Nov 2013 Father-Daughter Arrival (Contest Entry #6)
August 28, 2013
byÂ Brian Lansburgh
At fifteen, sheâ€™s one of the youngest students I’ve taught. Â Predictably, she learns fast. Â Couple that with a lot of natural ability and interest and you’ve got a student who is great fun for a teacher.
Her father flies and uses his Bonanza for business. Â Her mother is taking instruction as well. Â Aviation has served as a major influence, binding this already close family with its all-encompassing nature.
I give her a hard time about the radio. Â Perhaps itâ€™s because sheâ€™s so naturally adept. Â It has surprised me how quickly that small thumb presses the transmit switch and her transmissions efficiently communicate her intentions to traffic or ATC. Â After dealing with so many students who were terrified of that little red button, itâ€™s rather refreshing to see this relatively small part of learning to fly put in its rightful place. Â I still give her a hard time because she sounds like sheâ€™s twelve years oldâ€¦ I always wonder if others, hearing her squeaky little voice, wonder just who that is in that little Cessna 140.
We had just finished a mini cross country to help get her out of familiar patterns for a while as well as to familiarize her with all the local airports. Â As we neared our home airport, we heard another aircraft approaching. Â Its pilot announced that he was a Beechcraft Bonanza and was five out, inbound. Â It was her father. Â I nodded at her and she made her inbound call after chirping, â€œHi, Dadâ€.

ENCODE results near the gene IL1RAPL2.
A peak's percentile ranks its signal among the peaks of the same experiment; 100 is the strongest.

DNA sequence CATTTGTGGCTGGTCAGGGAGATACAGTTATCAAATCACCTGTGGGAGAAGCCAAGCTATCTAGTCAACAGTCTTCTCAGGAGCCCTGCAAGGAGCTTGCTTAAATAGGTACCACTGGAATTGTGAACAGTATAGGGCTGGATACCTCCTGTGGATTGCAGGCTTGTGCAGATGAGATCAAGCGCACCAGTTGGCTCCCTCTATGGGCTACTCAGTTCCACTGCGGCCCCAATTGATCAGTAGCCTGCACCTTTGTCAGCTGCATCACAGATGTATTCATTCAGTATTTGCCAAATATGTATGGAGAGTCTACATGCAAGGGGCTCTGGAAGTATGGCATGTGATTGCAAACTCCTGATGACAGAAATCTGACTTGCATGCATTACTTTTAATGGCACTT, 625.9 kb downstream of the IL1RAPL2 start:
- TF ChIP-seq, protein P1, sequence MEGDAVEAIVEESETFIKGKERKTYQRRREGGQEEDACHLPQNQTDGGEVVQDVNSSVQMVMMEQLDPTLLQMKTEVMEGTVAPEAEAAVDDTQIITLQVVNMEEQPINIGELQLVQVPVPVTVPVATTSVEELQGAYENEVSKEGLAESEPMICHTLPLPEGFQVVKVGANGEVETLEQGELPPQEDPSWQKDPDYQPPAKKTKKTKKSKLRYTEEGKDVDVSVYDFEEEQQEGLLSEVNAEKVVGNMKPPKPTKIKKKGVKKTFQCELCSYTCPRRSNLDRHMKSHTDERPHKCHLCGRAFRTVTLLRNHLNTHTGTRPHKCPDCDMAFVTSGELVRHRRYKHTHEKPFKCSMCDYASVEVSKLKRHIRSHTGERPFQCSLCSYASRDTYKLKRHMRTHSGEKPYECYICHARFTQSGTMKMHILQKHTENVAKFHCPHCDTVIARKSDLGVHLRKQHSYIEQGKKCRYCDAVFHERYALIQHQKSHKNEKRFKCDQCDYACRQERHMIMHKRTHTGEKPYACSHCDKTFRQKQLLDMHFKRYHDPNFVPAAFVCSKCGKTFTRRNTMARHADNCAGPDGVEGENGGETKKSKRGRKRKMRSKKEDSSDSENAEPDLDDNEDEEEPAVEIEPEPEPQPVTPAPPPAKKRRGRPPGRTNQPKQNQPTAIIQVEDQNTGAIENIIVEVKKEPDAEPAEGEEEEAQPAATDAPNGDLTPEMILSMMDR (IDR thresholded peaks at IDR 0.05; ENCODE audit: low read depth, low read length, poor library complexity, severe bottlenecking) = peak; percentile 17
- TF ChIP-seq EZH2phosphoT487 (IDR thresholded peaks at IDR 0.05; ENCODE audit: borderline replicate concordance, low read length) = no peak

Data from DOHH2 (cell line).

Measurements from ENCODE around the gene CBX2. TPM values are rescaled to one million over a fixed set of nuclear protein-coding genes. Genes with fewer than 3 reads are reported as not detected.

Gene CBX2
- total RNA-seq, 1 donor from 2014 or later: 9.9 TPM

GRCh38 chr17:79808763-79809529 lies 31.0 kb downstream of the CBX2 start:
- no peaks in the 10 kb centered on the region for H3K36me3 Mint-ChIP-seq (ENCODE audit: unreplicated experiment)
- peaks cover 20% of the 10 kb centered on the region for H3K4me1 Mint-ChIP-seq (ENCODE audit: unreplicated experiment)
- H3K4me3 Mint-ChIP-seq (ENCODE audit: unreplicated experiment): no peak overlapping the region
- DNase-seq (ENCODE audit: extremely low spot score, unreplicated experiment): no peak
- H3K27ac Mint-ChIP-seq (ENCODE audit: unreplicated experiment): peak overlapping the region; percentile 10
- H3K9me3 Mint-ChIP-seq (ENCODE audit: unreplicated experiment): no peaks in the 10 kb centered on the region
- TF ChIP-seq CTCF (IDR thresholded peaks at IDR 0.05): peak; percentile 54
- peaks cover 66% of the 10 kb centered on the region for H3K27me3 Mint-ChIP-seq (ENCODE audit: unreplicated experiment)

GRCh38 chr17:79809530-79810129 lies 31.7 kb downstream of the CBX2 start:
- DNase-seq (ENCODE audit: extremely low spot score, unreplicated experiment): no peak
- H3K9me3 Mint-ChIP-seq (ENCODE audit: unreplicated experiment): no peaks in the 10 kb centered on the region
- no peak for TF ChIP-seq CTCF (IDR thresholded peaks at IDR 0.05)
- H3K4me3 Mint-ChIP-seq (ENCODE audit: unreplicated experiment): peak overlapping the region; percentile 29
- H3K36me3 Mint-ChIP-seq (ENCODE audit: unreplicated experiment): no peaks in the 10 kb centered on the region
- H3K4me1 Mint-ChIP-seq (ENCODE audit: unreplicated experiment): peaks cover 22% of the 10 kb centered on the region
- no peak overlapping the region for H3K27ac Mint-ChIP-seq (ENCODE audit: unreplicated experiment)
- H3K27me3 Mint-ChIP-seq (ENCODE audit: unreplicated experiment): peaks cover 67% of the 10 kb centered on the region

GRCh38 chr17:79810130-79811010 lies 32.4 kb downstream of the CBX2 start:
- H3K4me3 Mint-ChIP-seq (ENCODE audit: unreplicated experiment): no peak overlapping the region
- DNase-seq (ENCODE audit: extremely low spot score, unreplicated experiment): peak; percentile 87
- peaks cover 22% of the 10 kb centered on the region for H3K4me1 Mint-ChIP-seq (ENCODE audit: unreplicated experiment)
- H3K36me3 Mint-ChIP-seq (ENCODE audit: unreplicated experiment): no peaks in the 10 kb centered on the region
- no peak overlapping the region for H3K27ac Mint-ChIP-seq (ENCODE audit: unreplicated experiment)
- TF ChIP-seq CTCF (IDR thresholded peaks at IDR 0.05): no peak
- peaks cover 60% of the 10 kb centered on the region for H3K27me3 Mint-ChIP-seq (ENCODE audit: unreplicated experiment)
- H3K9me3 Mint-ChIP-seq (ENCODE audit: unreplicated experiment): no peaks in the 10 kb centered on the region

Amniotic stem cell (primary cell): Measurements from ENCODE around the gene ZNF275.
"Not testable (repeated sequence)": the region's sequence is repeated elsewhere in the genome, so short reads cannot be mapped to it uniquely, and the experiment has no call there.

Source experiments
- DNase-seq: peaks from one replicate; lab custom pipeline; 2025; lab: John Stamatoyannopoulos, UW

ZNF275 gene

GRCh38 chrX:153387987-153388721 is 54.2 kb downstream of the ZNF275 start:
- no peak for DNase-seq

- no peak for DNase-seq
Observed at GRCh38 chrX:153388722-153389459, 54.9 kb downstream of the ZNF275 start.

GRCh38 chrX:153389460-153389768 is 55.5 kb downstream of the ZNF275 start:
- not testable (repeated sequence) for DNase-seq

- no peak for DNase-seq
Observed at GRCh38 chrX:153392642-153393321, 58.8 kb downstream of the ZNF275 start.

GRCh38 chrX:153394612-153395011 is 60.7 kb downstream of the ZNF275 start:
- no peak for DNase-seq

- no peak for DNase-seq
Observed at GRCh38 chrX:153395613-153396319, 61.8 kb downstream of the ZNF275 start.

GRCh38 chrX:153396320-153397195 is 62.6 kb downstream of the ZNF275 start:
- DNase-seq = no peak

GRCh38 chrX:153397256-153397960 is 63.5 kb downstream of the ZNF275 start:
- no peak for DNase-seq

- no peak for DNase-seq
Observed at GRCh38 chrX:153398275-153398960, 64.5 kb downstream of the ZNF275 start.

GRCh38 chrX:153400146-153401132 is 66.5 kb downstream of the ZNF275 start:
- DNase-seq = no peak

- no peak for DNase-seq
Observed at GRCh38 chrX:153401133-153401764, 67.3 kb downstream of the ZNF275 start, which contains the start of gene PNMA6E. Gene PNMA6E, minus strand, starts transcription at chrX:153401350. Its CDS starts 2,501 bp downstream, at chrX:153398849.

Iâ€™d told her mom that Iâ€™d text her when we were inbound so she could drive over and pick her up. Â I texted, â€œBoth husband and daughter are inboundâ€.
The two were delighted to be in the pattern at the same time. Â I was, too. Â They discussed who would land first. Â When her dad asked what her instructor wanted to do, I wouldnâ€™t answer. Â In my opinion, the process of learning to fly is simply the gradual transfer of responsibility from the flight instructor to the student. Â This was a perfect opportunity to demonstrate just how much responsibility had actually been transferred. Â I would make no transmissions, just a little coaching on the intercom.
We were closer and we fly a tight pattern, so it was decided that weâ€™d land first. Â Her fatherâ€™s delight at that decision was evident to me. Â It would give him the chance to observe her approach and landing from a great seat in the balcony.
She swooped in with a very accurate power-off approach followed by a good flair into a classic three-point landing. I advised her to expedite her roll out because there was a Bonanza behind her. We taxied off the runway but before we headed through the woods to the hangar she made the clearing call. I normally eschew that call because, as I tell all my students, â€œRay Charles could see that youâ€™re no longer on the runway.â€ But this was different. This wasn’t so much â€œclear of the activeâ€ as it was, â€œok, Dad, itâ€™s your turnâ€. Her Dad replied, â€œNicely doneâ€.
I couldâ€™ve wept. Iâ€™m such a sap.